I love this book. What I love most about it is that it’s not even a book, really—more the literary equivalent of yellowcake uranium, meant to blow the mind open to ultimate reality. This is book as verb, not noun—book as instigator of awareness.
The Heart Sutra is a classic text of Mahayana Buddhism, recited daily in Tibet, China, Japan and Korea. Profound and pithy, it summarises the truth of emptiness in a few brief paragraphs. Form is emptiness. Emptiness is form, go its most famous lines. Emptiness is not other than form. Form is not other than emptiness.
Author Ken McLeod takes this enigmatic text, and in a spare 150 pages provokes the reader into a direct understanding of the essence of wisdom. His unorthodox commentary opens up the work in a way that’s playful and inviting, never dogmatic. He aims not to explain the truth of emptiness, but to elicit a direct experience of it—something far less simple and far more valuable. He succeeds brilliantly.
McLeod approaches the sutra with improvisatory freedom. With each page he takes a few lines and riffs on the subject, pulling in references to Rumi, Nietzsche, Springsteen, Chuang Tzu, Lewis Carroll—Zen koans, Tibetan texts —whatever it takes to transform this 1,900-year-old text into a living, breathing experience. Here’s a quote he pulls from Henry Miller: “Reality is not protected or defended by laws, proclamations, ukases, cannons and armadas. Reality is that which is sprouting all the time out of death and disintegration.”
This is a book to ingest in nonlinear fashion. Pull it off the shelf, open to any page, read a few lines, pause, breathe, and allow concepts to collapse. It’s a direct hit of reality, as bracing as a plunge into a glacial lake. The illustrations, pen-and-ink sketches of a wildly playful arrow and its target, somehow amplify the inexpressible.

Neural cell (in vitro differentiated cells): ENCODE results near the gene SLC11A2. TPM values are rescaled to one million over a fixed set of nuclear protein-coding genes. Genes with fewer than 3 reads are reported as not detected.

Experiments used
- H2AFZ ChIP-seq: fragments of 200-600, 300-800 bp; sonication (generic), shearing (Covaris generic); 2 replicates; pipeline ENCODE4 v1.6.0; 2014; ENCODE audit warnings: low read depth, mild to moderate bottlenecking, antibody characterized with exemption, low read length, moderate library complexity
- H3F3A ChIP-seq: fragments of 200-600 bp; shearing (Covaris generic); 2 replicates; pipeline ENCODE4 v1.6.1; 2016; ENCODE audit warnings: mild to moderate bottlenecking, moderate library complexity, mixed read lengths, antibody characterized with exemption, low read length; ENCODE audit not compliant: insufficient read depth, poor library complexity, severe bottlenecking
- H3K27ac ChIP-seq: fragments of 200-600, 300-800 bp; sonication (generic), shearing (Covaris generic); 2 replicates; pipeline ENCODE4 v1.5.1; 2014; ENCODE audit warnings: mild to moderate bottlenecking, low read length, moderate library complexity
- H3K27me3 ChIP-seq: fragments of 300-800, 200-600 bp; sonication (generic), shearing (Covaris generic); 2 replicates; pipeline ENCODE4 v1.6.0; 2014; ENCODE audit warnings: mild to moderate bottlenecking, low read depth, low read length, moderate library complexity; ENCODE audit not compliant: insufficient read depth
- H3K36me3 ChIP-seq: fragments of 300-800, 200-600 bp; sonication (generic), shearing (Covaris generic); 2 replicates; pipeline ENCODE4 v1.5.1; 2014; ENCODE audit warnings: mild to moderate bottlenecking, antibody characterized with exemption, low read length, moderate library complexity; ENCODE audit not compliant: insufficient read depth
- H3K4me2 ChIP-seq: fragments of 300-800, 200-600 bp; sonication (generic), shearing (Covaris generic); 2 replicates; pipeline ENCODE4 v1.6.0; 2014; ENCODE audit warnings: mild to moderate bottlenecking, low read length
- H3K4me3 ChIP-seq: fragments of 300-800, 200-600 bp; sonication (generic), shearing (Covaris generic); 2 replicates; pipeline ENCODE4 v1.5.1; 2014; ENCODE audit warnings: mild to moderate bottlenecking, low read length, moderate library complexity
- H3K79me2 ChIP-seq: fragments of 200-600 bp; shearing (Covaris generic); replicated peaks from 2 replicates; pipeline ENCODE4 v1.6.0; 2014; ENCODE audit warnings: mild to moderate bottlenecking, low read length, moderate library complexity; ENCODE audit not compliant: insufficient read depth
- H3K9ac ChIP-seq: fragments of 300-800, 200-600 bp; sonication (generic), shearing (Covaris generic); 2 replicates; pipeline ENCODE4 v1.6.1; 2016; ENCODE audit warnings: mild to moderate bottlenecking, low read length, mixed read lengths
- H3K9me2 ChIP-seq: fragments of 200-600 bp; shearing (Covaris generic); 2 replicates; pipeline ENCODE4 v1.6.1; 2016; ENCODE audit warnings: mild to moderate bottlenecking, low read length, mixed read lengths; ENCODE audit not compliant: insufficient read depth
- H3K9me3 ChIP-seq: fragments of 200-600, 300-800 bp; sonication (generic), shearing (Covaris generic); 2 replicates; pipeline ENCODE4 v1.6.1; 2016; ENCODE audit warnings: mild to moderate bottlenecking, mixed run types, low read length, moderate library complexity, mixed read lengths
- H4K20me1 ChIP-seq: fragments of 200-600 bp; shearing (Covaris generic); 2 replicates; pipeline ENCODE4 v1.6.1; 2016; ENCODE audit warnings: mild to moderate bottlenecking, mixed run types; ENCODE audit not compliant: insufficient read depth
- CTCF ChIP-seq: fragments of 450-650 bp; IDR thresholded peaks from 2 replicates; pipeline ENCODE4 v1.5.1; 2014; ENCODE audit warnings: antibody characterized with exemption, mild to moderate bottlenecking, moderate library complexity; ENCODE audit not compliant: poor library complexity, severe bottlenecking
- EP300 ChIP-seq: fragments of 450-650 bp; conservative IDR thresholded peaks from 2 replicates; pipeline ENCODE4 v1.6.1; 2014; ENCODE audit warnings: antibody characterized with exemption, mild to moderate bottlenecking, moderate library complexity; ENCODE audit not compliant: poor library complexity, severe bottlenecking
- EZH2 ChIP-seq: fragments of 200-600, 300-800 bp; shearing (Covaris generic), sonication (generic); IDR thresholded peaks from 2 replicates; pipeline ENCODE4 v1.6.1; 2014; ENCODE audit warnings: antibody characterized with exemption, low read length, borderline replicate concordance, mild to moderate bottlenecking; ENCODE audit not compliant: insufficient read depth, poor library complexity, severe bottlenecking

In the Dzogchen school of Tibetan Buddhism, the natural state of every being is pure primordial awareness. Meditation in Dzogchen involves removing the obstacles to this knowing, then simply resting in the natural state. By generating a gap in ordinary thinking, a space is recognized in which emptiness arises in direct experience.
Humorous, playful, profoundly subversive, An Arrow to the Heart has the power to open up your mind in a whole new way. In true Dzogchen fashion, it strips the mind bare of concepts, exposing the essence. When we drop the subject/object framework, we find the naked awareness that is always naturally present.
Perfection of Wisdom, inexpressible, inconceivable, indescribable,
Not created, not restricted, just like the sky,
The experience of pristine awareness, knowing itself:
To the mother of the buddhas of the three times, I bow.
Here’s a link to the book on Amazon.